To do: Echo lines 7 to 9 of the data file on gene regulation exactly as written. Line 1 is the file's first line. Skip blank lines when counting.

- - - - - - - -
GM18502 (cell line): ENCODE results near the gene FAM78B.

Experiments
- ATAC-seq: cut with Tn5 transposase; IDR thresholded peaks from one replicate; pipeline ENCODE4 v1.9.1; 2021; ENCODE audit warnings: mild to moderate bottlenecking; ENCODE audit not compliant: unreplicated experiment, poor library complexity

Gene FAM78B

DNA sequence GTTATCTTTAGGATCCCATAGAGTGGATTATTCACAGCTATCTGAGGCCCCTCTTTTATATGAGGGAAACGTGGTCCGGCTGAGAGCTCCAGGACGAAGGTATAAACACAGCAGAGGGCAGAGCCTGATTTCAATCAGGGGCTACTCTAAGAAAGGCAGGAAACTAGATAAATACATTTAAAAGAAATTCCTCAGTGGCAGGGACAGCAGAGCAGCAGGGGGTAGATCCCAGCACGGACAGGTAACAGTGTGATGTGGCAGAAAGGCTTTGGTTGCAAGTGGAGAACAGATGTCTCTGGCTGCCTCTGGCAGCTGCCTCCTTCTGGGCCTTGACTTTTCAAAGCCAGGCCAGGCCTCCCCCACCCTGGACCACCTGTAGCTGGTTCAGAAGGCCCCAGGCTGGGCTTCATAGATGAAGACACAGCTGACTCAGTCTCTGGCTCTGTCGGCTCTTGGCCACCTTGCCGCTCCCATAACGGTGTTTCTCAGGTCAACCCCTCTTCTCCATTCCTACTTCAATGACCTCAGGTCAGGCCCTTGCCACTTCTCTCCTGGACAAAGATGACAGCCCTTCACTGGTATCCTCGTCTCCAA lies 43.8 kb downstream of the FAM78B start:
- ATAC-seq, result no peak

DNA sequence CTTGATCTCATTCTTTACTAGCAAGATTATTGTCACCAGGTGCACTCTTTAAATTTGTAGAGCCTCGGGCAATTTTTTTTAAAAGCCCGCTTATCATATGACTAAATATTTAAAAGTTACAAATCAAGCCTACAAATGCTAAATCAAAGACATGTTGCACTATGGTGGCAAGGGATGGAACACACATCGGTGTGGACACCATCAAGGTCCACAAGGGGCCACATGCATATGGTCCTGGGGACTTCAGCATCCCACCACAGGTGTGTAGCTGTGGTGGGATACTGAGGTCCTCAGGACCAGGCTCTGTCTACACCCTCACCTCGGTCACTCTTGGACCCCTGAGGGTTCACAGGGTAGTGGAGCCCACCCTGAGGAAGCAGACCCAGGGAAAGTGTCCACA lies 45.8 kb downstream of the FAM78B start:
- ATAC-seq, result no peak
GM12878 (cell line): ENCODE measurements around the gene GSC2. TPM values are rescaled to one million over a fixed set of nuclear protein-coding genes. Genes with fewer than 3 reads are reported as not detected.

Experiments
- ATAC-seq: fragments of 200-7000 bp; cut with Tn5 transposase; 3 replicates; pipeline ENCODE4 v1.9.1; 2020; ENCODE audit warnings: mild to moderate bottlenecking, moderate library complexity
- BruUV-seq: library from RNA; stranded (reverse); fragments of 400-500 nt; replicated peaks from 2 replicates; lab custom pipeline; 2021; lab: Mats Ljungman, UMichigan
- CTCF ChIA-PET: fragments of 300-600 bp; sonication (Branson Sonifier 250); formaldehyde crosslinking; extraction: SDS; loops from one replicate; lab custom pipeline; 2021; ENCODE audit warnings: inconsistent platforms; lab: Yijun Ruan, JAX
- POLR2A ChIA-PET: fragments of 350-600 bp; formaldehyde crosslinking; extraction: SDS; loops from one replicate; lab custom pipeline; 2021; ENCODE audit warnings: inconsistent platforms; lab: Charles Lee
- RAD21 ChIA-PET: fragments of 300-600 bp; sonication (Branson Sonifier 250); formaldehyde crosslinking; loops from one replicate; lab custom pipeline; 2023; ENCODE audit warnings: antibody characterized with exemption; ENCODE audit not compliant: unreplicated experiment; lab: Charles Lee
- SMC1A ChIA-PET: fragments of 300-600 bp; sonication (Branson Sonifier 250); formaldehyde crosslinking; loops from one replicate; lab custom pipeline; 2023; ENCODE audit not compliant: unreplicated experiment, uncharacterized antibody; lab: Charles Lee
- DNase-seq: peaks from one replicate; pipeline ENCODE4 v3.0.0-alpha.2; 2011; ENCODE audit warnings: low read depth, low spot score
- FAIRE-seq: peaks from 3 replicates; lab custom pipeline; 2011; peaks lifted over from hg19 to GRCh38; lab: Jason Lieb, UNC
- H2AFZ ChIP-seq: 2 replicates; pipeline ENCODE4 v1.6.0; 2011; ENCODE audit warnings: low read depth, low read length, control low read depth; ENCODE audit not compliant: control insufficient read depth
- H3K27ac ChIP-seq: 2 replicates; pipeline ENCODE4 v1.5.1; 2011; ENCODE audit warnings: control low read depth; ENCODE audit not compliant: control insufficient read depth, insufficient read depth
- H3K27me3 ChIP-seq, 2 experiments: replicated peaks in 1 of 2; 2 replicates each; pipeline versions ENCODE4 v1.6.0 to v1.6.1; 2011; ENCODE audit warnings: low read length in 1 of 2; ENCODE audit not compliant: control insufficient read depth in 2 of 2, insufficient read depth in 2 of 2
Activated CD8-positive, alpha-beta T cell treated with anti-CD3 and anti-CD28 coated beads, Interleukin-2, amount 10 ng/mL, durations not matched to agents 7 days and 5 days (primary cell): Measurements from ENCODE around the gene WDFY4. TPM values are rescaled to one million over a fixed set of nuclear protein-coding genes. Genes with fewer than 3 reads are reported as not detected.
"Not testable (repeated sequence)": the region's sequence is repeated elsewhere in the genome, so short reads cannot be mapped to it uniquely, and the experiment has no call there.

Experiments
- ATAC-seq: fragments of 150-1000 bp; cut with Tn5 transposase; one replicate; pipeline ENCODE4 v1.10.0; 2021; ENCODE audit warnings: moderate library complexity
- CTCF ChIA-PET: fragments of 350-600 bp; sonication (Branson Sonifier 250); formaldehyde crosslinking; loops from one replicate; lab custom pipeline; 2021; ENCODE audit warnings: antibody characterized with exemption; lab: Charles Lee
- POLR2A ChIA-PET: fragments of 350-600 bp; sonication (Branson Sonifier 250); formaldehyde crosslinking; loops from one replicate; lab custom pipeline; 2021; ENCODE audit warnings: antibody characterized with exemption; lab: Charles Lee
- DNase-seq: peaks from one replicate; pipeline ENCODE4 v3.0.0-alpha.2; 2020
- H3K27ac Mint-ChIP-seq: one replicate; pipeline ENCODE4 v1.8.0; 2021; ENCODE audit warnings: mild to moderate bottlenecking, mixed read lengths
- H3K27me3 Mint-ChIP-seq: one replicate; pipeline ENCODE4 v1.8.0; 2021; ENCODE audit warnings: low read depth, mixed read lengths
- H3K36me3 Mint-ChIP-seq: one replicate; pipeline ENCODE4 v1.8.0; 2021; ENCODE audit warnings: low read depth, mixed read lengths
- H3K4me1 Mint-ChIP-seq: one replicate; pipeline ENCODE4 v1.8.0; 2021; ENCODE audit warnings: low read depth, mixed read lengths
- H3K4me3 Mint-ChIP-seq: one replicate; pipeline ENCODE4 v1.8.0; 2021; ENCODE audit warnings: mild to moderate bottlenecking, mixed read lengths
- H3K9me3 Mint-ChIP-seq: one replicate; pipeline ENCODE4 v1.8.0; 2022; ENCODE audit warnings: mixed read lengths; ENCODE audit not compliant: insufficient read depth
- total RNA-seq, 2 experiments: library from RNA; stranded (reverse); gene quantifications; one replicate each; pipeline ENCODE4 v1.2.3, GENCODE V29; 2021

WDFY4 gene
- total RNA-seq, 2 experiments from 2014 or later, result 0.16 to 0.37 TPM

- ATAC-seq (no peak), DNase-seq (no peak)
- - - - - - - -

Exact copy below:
DNA sequence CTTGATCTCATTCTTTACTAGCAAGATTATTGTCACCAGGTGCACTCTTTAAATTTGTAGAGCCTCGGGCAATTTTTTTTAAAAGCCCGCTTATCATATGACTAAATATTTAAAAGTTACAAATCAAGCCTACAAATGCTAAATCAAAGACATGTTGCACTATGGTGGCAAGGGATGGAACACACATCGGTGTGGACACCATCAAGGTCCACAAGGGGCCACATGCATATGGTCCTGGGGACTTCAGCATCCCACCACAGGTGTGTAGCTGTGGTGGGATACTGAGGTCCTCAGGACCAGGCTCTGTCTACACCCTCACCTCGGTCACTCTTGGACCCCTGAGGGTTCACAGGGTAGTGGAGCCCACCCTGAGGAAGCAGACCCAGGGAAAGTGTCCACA lies 45.8 kb downstream of the FAM78B start:
- ATAC-seq, result no peak
GM12878 (cell line): ENCODE measurements around the gene GSC2. TPM values are rescaled to one million over a fixed set of nuclear protein-coding genes. Genes with fewer than 3 reads are reported as not detected.